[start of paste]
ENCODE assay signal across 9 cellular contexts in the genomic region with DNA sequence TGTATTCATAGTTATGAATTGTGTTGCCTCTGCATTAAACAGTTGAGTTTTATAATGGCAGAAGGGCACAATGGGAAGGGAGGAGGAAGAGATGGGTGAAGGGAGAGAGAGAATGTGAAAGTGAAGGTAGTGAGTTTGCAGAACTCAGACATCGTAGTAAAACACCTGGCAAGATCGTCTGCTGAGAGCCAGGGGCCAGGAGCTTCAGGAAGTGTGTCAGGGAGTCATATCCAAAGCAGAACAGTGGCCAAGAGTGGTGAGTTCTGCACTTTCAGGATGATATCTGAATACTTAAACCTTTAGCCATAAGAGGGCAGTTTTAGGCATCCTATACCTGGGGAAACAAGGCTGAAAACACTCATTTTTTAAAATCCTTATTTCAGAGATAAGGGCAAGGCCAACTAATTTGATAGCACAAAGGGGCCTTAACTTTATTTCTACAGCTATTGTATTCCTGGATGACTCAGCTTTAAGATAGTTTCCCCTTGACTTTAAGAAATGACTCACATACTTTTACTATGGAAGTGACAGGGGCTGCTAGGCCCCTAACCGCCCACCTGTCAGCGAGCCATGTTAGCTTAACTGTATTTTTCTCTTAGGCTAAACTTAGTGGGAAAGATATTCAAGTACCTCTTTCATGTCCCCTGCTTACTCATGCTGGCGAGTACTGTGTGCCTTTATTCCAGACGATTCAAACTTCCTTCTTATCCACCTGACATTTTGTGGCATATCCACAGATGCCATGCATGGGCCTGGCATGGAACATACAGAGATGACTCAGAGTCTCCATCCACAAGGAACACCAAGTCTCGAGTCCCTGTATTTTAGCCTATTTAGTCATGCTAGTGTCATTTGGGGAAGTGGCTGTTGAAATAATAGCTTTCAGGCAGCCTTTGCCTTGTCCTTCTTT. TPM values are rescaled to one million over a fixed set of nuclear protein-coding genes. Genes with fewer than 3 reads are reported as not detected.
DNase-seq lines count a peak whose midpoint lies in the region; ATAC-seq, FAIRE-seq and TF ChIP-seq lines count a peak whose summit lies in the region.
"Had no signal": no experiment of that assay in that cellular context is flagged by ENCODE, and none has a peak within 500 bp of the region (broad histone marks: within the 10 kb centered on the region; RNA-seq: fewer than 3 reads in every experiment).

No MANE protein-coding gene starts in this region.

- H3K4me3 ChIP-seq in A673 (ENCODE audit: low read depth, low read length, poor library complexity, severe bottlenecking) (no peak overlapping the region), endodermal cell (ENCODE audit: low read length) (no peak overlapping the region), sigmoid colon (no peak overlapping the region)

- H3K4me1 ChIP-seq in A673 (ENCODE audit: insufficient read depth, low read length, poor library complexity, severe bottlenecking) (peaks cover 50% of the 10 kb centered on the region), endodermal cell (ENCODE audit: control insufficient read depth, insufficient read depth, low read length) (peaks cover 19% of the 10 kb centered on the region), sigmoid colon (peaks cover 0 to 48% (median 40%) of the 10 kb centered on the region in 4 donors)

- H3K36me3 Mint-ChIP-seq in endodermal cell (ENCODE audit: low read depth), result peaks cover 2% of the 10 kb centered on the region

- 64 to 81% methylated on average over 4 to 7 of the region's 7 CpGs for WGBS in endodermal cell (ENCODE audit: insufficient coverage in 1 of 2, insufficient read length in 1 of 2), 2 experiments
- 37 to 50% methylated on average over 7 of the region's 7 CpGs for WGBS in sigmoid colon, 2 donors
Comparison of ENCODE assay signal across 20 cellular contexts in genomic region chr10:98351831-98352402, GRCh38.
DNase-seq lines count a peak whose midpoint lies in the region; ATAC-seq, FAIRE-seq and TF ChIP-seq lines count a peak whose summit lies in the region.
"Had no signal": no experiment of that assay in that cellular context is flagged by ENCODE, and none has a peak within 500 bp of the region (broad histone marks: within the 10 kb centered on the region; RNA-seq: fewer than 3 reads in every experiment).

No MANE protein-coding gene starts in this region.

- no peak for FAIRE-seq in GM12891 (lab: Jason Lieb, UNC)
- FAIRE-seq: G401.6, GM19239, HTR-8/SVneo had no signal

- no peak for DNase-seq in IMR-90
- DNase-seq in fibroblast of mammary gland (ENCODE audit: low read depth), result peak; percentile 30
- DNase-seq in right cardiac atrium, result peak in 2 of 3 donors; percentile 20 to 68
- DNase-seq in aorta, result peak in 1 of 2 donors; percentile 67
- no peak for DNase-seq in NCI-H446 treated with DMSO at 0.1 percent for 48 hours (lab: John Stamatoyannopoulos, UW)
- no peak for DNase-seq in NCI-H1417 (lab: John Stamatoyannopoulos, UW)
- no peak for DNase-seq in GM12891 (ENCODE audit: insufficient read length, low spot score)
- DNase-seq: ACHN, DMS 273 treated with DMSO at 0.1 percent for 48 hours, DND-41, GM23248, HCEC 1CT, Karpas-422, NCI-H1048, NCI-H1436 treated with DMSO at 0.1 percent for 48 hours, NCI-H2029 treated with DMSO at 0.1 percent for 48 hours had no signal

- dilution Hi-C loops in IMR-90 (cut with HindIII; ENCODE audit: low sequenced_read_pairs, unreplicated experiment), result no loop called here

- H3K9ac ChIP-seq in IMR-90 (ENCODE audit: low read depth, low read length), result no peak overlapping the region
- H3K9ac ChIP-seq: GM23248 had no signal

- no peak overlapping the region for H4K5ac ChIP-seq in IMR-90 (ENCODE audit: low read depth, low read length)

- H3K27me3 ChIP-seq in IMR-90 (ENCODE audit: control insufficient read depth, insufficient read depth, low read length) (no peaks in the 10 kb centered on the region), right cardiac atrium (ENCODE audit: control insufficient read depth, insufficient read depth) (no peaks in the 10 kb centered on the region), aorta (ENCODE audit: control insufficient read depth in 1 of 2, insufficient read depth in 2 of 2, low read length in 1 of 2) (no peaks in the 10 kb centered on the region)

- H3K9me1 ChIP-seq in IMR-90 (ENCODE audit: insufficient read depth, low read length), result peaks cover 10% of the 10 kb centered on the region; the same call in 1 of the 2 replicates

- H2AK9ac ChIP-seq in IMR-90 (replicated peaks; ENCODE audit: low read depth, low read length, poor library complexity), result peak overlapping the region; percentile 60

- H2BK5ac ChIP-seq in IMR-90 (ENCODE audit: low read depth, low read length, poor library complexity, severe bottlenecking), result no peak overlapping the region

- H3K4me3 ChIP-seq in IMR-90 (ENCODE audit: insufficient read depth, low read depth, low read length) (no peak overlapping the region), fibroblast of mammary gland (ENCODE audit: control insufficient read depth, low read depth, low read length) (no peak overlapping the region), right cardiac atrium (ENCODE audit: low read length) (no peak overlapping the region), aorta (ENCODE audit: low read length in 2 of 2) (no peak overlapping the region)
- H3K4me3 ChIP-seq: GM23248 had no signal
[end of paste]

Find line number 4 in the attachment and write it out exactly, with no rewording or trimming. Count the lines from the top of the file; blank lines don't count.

No MANE protein-coding gene starts in this region.